Genesis cover

Want to learn the inside story of the Apollo lunar landing, now celebrating its 50th anniversary? Genesis: the Story of Apollo 8, Robert Zimmerman's classic history of humanity's first journey to another world, tells that story, and it is now available as both an ebook and an audiobook, both with a foreword by Valerie Anders and a new introduction by Robert Zimmerman.

The ebook is available everywhere for $5.99 (before discount) at amazon, Barnes & Noble, all ebook vendors, or direct from my ebook publisher, ebookit.

The audiobook is also available at all these vendors, and is also free with a 30-day trial membership to Audible.

"Not simply about one mission, [Genesis] is also the history of America's quest for the moon... Zimmerman has done a masterful job of tying disparate events together into a solid account of one of America's greatest human triumphs." --San Antonio Express-News


Scroll down for new updates.

The view from Opportunity in the deserts of Mars

How’d you like to visit Mars? You can. After setting out 21 months ago on a seven mile journey to Endeavour crater, the Mars Rover is now more than halfway to its destination. At present, it is traveling over an endlessly flat dune field that extends almost as far as the eye can see.

In this cropped version of the rover’s view from yesterday, you can faintly see the rim of the crater on the horizon. The full 360 degree image is even more amazing, showing a stark but truly beautiful desert. Notice also the completely lifeless nature of this terrain. There is no place on Earth, even in the Sahara, that is this lifeless.

Opportunity's view on Mars, June 25, 2010


Pioneer cover

From the press release: From the moment he is handed a possibility of making the first alien contact, Saunders Maxwell decides he will do it, even if doing so takes him through hell and back.

Unfortunately, that is exactly where that journey takes him.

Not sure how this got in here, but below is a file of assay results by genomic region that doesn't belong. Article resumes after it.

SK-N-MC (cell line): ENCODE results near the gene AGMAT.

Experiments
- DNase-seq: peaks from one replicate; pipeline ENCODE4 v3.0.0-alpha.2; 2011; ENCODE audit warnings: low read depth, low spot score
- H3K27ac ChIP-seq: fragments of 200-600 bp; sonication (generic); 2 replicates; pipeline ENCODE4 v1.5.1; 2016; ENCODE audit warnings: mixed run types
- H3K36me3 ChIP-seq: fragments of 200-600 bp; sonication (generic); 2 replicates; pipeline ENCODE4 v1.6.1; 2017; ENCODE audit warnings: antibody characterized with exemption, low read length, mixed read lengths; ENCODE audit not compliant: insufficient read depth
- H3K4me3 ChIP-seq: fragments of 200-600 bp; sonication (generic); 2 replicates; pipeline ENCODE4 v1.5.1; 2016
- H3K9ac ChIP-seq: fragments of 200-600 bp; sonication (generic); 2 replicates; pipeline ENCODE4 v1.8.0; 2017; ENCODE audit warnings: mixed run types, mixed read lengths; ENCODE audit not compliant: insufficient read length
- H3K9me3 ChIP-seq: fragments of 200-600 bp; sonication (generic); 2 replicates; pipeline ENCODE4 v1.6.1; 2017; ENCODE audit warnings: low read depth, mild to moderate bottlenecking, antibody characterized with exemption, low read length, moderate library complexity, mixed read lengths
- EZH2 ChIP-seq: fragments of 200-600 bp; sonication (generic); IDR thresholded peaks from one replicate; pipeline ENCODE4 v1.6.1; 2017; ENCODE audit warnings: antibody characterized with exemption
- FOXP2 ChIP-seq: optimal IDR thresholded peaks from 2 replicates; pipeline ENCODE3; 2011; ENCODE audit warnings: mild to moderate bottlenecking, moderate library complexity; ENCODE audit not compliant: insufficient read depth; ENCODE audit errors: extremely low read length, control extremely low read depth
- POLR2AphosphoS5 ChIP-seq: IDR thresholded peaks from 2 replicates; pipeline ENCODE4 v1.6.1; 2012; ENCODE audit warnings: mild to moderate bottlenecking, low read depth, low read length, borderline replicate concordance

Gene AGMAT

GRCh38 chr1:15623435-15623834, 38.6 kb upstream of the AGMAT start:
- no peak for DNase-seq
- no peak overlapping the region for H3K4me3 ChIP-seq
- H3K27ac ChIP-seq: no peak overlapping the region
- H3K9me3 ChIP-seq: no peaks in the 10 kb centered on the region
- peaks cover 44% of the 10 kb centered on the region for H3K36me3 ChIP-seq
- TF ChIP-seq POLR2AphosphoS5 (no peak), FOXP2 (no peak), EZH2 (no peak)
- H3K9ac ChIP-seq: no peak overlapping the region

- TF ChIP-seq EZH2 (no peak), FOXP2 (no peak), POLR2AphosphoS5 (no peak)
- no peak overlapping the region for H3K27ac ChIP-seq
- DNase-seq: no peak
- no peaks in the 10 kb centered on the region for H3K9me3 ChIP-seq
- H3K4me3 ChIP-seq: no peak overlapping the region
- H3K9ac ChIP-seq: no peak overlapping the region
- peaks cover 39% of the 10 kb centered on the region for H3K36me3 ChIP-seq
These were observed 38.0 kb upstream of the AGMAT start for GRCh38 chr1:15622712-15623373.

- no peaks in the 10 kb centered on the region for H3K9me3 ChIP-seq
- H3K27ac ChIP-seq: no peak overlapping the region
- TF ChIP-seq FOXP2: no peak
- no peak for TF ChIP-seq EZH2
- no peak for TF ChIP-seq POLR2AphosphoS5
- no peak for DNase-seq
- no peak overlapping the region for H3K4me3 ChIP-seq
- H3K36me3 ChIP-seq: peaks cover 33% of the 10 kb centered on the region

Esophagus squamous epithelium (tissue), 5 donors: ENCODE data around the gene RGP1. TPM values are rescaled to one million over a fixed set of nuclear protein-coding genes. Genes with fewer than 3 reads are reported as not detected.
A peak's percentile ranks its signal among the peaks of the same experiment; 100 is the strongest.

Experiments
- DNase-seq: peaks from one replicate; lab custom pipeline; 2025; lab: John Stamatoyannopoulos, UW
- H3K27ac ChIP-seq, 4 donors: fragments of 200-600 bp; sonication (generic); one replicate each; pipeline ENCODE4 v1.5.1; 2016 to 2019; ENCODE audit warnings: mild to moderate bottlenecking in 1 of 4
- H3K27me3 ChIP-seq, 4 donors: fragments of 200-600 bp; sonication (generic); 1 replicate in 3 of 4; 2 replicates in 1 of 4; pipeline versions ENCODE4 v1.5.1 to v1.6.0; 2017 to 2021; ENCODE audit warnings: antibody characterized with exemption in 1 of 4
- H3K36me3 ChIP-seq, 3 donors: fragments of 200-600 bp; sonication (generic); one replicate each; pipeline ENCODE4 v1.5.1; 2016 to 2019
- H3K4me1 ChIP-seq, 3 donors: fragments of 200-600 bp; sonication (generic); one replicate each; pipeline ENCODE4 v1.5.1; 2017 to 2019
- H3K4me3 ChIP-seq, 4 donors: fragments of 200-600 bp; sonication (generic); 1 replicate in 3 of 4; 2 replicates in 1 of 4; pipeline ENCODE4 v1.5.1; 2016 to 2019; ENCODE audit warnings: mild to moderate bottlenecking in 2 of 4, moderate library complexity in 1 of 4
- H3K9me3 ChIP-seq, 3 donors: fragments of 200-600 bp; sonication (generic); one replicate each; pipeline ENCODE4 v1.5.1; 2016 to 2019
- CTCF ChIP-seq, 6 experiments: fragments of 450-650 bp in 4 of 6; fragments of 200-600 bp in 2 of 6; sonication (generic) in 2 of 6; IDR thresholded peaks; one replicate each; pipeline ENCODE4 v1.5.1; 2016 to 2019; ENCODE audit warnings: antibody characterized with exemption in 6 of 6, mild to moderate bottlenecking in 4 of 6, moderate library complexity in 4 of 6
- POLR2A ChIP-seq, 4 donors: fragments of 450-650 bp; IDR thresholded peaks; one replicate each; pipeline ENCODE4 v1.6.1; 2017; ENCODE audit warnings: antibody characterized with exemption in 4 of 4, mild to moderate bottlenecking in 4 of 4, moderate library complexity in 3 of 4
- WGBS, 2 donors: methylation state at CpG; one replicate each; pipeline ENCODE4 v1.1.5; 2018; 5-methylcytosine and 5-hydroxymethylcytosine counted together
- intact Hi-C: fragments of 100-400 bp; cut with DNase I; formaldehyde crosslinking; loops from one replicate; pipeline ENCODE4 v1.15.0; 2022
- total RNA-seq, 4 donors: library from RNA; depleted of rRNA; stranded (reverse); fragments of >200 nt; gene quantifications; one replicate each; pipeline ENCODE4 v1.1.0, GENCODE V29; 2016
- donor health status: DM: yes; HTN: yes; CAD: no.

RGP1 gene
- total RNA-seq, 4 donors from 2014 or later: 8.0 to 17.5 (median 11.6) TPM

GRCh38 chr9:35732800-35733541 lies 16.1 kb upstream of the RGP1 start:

The vision that Zimmerman paints of vibrant human colonies on the Moon, Mars, the asteroids, and beyond, indomitably fighting the harsh lifeless environment of space to build new societies, captures perfectly the emerging space race we see today.

He also captures in Pioneer the heart of the human spirit, willing to push forward no matter the odds, no matter the cost. It is that spirit that will make the exploration of the heavens possible, forever, into the never-ending future.

Available everywhere for $3.99 (before discount) at amazon, Barnes & Noble, all ebook vendors, or direct from the ebook publisher, ebookit.

Leaving Earth cover

In March I obtained from my former publisher the last 30 copies of the now out-of-print hardback of Leaving Earth. I quickly sold 10, and with only 20 left in stock I am raising the price. To get your own autographed copy of this rare collector's item please send a $75 check (which includes $5 shipping) payable to Robert Zimmerman to

Behind The Black, c/o Robert Zimmerman
P.O.Box 1262
Cortaro, AZ 85652

I will likely raise the price again when only ten books are left, so buy them now at this price while you still can!

  Also available as an inexpensive ebook!

Leaving Earth: Space Stations, Rival Superpowers, and the Quest for Interplanetary Travel, is now available as an ebook everywhere for only $3.99 (before discount) at amazon, Barnes & Noble, all ebook vendors, or direct from my ebook publisher, ebookit.